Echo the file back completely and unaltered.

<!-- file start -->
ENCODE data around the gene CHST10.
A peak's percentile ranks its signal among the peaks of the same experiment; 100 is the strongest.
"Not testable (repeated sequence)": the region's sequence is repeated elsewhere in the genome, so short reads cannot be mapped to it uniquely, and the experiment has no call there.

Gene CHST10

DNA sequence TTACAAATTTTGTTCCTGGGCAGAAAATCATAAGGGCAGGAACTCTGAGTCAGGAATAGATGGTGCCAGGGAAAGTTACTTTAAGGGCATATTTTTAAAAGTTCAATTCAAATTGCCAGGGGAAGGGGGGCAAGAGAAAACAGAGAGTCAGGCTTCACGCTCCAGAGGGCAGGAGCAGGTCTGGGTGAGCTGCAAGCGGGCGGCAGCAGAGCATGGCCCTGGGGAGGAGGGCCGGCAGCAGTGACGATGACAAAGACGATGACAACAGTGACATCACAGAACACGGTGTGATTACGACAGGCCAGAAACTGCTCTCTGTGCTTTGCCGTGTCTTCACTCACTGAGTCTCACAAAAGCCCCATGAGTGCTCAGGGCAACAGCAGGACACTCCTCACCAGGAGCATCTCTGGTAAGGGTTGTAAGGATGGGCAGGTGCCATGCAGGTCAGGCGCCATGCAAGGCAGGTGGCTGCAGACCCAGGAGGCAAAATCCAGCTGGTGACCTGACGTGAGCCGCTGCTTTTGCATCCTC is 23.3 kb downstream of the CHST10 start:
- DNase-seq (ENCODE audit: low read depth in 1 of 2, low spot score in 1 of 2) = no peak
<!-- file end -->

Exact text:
ENCODE data around the gene CHST10.
A peak's percentile ranks its signal among the peaks of the same experiment; 100 is the strongest.
"Not testable (repeated sequence)": the region's sequence is repeated elsewhere in the genome, so short reads cannot be mapped to it uniquely, and the experiment has no call there.

Gene CHST10

DNA sequence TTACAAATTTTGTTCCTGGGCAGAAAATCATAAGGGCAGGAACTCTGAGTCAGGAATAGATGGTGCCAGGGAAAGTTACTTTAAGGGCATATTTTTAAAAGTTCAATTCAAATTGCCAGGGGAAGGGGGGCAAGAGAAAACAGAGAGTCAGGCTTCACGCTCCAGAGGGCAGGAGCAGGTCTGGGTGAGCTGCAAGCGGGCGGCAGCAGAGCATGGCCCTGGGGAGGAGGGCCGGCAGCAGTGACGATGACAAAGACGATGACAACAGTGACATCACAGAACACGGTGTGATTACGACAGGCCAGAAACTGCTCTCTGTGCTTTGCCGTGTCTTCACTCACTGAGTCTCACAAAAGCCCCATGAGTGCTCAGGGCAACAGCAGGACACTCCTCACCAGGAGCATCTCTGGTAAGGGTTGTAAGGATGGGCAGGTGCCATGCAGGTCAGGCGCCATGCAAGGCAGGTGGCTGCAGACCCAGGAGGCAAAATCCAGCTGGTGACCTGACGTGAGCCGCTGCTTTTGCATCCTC is 23.3 kb downstream of the CHST10 start:
- DNase-seq (ENCODE audit: low read depth in 1 of 2, low spot score in 1 of 2) = no peak